Another unknown factor is how this legal interpretation will affect freight forwarders who assign carriage of goods responsibilities to asset-owning carriers who were not party to any of the initial conversations (electronic or otherwise) between the shipper and the forwarder. Forwarders will have to make their suppliers a party to this information and ensure their willingness to acknowledge any implied liability.

The ruling in this case has revealed some insight into how the courts will interpret the meaning of “contract of carriage” as it is used in the Ontario Carriage of Goods Act, even if it did come at significant cost, both in terms of time and litigation. But there is also a potential cost related to carrier-shipper relationships. Regardless of how this particular case turned out, it is doubtful the carrier-shipper relationship would have survived. If the parties had invested considerable time and effort in establishing that relationship, and if it was one that both parties valued (prior to this incident), there is the added impact on the shipper’s ability to continue servicing its customers by finding another acceptable supplier. Perhaps the most significant aspect of this ruling is that it has exposed a need for carriers and shippers to ensure our business processes, including educating our employees regarding legal developments in logistics, are effective and continue to add value to our mutual efforts to provide service to our customers.

Posted by: Laurie Turnbull, CITT, P.MM – Supply Chain Consultant, Cole International

Canada’s New Food Regulations


Months ago, Cole advised our clients that unprecedented changes for food importers, exporters and producers were on the horizon in 2015 (later delayed until 2016). These changes are as a result of the passage of the Safe Foods For Canadians Act. Among the many new requirements, all food importers, exporters and domestic producers will be required to hold a federal license.

As the implementation date is getting closer, we’d like to provide you with an update and more details on the issue.

Who will need a license?

  • Importers of food and food commodities
  • Canadian food exporters
  • Domestic manufacturers
  • Provincial manufacturers who sell to distributors
  • Manufacturers of food for internet sale
  • Warehouses and cold storages for meat

*Current Exclusions: (may change by full 2018 implementation)

Transporters, distributors and warehouses

Commodity Exemptions:

Alcoholic beverages, food additives and some specific agricultural commodities (green coffee beans, green cocoa beans, barley & hops, rice.  More ‘unprocessed bulk’ items may be added at a later date

What is required in order to get / hold a license?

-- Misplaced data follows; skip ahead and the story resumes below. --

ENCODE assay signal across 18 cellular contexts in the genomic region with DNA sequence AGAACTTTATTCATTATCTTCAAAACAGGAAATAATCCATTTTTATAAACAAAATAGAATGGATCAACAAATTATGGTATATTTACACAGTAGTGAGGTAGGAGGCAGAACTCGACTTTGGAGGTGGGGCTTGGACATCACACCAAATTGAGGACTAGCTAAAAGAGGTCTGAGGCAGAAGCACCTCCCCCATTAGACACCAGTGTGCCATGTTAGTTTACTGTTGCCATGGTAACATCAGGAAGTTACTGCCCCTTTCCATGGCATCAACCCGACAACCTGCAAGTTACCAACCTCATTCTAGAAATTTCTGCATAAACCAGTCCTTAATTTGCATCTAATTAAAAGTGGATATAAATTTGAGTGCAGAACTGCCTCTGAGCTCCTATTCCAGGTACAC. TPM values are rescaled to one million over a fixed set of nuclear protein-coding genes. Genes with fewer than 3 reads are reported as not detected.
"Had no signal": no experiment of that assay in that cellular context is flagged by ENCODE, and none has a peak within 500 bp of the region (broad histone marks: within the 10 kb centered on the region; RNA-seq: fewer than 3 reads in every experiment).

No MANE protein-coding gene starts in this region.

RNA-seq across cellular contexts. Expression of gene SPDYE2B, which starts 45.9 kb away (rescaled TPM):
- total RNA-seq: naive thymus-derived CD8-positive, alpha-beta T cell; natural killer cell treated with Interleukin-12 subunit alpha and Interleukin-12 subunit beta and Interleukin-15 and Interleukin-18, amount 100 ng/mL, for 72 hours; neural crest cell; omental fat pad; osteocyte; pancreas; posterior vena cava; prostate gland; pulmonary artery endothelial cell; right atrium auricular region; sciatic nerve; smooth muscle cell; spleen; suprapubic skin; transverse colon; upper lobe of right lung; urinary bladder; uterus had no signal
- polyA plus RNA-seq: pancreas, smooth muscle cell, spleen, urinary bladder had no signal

• Importers must have a fixed place of business in Canada OR;
  • Non-Resident Importers (NRI’s) with a fixed place of business in a foreign state that has a food safety system that provides a similar level of protection to that of Canada
    • If, in the foreign state, they send or convey the food into Canada directly from the foreign state in which the importer has a fixed place of business (see section on NRI’s for more information)
  • Must have a Documented Preventive Control Plan (PCP) (see link for more details)
  • Documented product traceability & recall plan (see link for more details)
  • Establishment registration
  • Pay the license fee - $250 / license
  • Enhanced product data reporting upon licensing and at import
  • No fees owed to CFIA


License Options:

Different licensing options will be available, such as:

  • Single license with each establishment registered
  • License for each establishment
  • License based on activity e.g. importing, exporting, manufacturing
  • Canadian importer may hold multiple licenses – even separate license for each supplier

**Note: It is important to know that if you chose a single license to cover all of your establishments, an issue in any one of those establishments will affect your ability to continue business in ALL of your establishments until the issue is resolved. Evaluate this carefully when applying for your license(s).

More about non-resident importers (NRI’s):

NRI’s wanting to import food from countries without “CFIA-Foreign Food Safety System Recognition” only have 2 options. They are:

  1. Establish a registered business in Canada with employee(s)
  2. The Canadian consignee is the importer of record; holds CFIA license and liability

NRI’s wanting to import food from countries with “CFIA-Foreign Food Safety System Recognition” may:

  1. Maintain registered business in the U.S. & hold CFIA license